“I’m very glad they are closing the gap, but it’s disheartening that it’s November and we still aren’t there yet, when this started in March,” she said of state efforts.
New Jersey, where 2.5% of students still need access, is hardly alone in struggling to close the gap. In New York City, some 60,000 students still don’t have computers, even as the city switches to all-remote learning, Katz said.
The CARES Act, the federal coronavirus stimulus package passed last spring, included more than $13 billion in emergency funding for K-12 schools. But the federal response to technology needs was badly bungled, she said.
Instead of a coordinated national response, schools were left to compete over limited supplies; wealthier districts were able to buy first, while less financially stable ones had to wait for federal funding to make purchases. At the same time, the federal government should have been pushing internet service providers to expand high-speed service, Katz said.
“We should have had some level of cooperation instead of competition,” she said. “It would have made a big difference.”
Closing the digital divide hasn’t meant closing the learning gap in less wealthy communities — a persistent problem that is being made worse by the pandemic, said Vivian Cox Fraser, president of the Urban League of Essex County.
“COVID-19 is highlighting disparities that already existed,” she said. “If you didn’t have adequate space in a home for a child to study quietly before, imagine in a pandemic, where all are home at the same time living in close quarters.”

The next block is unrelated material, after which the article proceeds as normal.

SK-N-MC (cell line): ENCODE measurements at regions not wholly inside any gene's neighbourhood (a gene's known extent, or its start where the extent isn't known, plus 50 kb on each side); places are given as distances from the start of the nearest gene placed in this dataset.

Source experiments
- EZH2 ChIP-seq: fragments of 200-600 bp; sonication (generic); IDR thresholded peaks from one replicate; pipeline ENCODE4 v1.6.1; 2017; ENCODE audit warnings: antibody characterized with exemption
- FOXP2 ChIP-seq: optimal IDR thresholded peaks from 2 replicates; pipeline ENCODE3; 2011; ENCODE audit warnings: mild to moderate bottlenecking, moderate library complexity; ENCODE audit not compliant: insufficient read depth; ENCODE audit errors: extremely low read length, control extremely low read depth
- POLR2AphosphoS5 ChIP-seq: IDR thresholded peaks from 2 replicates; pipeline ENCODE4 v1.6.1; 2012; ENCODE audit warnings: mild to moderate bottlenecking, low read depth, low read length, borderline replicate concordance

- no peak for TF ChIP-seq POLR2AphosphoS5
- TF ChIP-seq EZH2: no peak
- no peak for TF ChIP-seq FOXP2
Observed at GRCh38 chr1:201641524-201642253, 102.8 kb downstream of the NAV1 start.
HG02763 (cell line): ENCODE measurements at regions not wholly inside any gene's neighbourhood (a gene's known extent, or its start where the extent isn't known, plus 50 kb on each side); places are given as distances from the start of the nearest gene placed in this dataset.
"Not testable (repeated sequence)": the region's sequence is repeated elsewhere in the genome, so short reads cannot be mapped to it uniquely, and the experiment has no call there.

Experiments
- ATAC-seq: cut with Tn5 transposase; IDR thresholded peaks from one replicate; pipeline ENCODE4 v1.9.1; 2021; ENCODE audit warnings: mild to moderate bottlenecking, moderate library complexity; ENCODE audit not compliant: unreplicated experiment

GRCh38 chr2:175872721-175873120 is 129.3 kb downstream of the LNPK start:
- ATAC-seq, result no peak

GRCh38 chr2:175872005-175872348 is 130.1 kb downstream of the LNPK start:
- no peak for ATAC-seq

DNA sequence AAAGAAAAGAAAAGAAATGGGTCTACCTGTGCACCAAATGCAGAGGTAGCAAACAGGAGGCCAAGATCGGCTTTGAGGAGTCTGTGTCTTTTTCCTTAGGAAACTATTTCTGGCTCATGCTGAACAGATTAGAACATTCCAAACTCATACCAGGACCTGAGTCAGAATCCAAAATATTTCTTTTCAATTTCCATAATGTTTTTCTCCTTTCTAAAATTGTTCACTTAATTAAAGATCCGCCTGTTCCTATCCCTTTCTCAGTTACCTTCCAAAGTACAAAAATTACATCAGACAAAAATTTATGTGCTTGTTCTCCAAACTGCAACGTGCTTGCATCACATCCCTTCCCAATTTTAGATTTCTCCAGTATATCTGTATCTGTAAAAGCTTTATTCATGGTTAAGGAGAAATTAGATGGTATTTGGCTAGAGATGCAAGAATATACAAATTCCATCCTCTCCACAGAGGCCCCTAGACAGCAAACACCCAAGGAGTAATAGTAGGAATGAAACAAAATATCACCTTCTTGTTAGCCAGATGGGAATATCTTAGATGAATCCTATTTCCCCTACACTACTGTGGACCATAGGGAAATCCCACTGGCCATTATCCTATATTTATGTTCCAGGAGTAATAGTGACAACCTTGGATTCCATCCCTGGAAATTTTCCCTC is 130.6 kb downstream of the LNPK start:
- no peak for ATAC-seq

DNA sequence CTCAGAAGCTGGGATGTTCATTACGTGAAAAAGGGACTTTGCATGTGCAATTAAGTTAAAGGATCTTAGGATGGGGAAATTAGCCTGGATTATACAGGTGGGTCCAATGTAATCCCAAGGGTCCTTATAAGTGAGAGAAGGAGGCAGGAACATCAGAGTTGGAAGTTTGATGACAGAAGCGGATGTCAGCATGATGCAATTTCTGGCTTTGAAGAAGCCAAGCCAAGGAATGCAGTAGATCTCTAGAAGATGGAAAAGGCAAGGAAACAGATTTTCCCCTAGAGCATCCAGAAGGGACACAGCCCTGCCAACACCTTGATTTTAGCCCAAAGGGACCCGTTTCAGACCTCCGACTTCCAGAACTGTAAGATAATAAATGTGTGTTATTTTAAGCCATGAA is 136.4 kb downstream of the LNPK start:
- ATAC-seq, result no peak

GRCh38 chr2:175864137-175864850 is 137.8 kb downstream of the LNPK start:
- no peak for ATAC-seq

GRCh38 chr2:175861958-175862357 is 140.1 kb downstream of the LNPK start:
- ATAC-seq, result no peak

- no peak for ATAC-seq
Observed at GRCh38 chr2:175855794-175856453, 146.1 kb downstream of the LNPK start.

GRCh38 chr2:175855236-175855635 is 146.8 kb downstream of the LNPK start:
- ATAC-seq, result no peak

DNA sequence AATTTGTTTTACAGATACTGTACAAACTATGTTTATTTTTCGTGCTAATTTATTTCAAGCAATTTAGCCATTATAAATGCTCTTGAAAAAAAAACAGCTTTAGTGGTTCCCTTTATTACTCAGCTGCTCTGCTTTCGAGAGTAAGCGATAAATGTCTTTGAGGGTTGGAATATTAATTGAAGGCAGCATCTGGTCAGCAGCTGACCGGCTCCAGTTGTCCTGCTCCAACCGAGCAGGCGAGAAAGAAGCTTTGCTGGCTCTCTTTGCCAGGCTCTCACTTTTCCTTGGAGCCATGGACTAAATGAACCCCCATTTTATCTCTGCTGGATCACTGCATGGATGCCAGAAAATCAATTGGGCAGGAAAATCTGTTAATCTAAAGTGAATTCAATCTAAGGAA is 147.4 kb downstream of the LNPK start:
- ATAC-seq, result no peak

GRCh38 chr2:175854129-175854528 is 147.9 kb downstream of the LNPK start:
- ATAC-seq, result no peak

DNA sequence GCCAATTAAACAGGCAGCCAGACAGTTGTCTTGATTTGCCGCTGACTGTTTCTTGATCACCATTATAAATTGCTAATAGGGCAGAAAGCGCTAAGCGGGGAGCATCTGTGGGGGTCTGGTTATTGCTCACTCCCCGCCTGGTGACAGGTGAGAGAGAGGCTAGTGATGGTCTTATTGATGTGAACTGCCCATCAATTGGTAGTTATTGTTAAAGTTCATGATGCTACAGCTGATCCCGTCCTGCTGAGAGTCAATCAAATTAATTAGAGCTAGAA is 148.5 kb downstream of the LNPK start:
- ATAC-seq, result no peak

Lower-income families also have less access to resources like tutoring, and their children are likely to fall further behind affluent white peers, Fraser said. “The impacts on education will be lifelong.”
Disadvantaged students are also losing in-person special services like tutoring, therapies and counseling that can help them to succeed in school, said Project Ready’s McCloud.
In Jersey City, Fernandez said the pandemic “uncovered things we always knew about, but that now are very obvious.”
“While some children have parental support from a parent who works at home and has tech skills to help kids, not all have that,” she said. “Some have parents who are essential workers. Some have grandparents who are babysitting and who do not always have the knowledge to help.
“Getting the devices was the easy part. When it comes to the support, it will take longer to build capacity with the families,” Fernandez said.
In Dover, McLaughlin said it was a plus that schools got federal aid to buy computers for all students. That should serve to improve online learning and have lasting benefits for incorporating technology into classrooms, the superintendent said.
But children who need more hands-on learning, including English language learners and those with disabilities, are missing important lessons, he said. Others are in home situations where they care for younger siblings.
“When remote learning is done, we are going to need to address the unevenness of the learning experience and where proficiencies are and where we have to make up the gaps,” he said.
Hannan Adely is an education and diversity reporter for NorthJersey.com. To get unlimited access to the latest news, please subscribe or activate your digital account today.
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This article originally appeared on NorthJersey.com: Most NJ students have computer access, but that won’t close divide, advocates say